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Varex Imaging

CPR Device Improves Outcomes While Reducing Fatigue

By HospiMedica International staff writers
Posted on 17 Jun 2014
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Image: The CPR RsQ Assist device (Photo courtesy of CPR RsQ Assist).
Image: The CPR RsQ Assist device (Photo courtesy of CPR RsQ Assist).
A novel hands-only chest compression device eliminates the intimidation factor inherent in performing cardiopulmonary resuscitation (CPR).

The CPR RsQ Assist device guides the CPR administrator with easy-to-follow voice commands, along with an audio and visual metronome, to deliver quality compressions in the center of the chest, even over minimal clothing. The device guides the user through the various stages of CPR, such as calling 911, placing the device in the center of the victim's chest, and instructions for chest compressions 100 times per minute. As a result, operator fatigue is reduced by 90%, and performance results are increased by 94.5%, when compared to traditional CPR.

To address fatigue, the product was designed an ergonomic, easy-to-grip, non-slip handle that allows leverage of the upper body strength and weight while pushing down. The CPR RsQ Assist is available on its own or with a custom-designed wall cabinet and signage for easy placement adjacent to an automated external defibrillator (AED) machine, so that rescuers have easy access to both lifesaving devices. The CPR RsQ Assist device is a product of CPR RsQ Assist (Round Rock, TX, USA), and has been approved by the US Food and Drug Administration (FDA).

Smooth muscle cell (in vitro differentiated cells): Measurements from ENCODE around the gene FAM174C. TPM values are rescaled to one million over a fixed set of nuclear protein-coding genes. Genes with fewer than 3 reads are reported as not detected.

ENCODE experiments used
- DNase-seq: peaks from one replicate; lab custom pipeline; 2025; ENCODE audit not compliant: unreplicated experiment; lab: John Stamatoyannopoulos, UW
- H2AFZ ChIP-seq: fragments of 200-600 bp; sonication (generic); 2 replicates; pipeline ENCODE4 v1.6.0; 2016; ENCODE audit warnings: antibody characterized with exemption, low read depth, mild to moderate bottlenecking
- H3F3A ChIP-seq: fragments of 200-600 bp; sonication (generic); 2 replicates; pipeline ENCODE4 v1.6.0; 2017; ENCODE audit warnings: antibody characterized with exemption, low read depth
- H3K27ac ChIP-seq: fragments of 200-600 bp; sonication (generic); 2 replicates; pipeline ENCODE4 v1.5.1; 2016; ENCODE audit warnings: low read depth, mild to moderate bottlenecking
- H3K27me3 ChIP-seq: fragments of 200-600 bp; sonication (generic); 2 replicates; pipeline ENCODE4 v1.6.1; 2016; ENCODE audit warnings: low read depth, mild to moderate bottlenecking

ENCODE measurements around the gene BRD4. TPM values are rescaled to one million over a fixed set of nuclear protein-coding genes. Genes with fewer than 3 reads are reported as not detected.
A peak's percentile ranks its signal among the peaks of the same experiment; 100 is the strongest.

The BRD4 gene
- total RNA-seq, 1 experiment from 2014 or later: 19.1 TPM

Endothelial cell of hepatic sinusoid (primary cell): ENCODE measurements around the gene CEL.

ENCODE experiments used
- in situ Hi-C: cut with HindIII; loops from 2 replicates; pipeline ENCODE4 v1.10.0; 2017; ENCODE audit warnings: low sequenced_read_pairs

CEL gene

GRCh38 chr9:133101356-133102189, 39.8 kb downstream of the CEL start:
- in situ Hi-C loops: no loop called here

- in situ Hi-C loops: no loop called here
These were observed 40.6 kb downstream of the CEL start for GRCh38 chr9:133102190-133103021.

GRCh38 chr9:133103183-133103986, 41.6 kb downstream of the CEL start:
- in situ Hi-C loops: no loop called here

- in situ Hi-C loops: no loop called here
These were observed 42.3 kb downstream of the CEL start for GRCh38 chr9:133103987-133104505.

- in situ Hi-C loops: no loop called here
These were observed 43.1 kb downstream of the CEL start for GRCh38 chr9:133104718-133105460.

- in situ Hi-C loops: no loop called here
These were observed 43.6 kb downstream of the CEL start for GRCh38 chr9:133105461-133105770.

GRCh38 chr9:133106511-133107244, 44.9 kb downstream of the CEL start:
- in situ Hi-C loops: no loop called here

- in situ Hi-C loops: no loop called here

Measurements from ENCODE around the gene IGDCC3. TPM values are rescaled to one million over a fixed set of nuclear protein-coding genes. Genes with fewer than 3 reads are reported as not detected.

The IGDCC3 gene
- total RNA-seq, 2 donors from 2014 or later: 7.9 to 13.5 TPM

“This product complements the science behind hands-only CPR, and makes it easier to provide early, quality bystander CPR,” said Joe Hanson, inventor of CPR RsQ Assist. “It's an essential safety device just like a fire extinguisher or smoke detector, which we hope will help save more lives following sudden cardiac arrest.”

The 2010 American Heart Association (AHA) guidelines for hands-only CPR call for at least 100 chest compressions per minute for at least two minutes, at a depth of at least two inches in the center of the victim's chest prior to using an AED machine.

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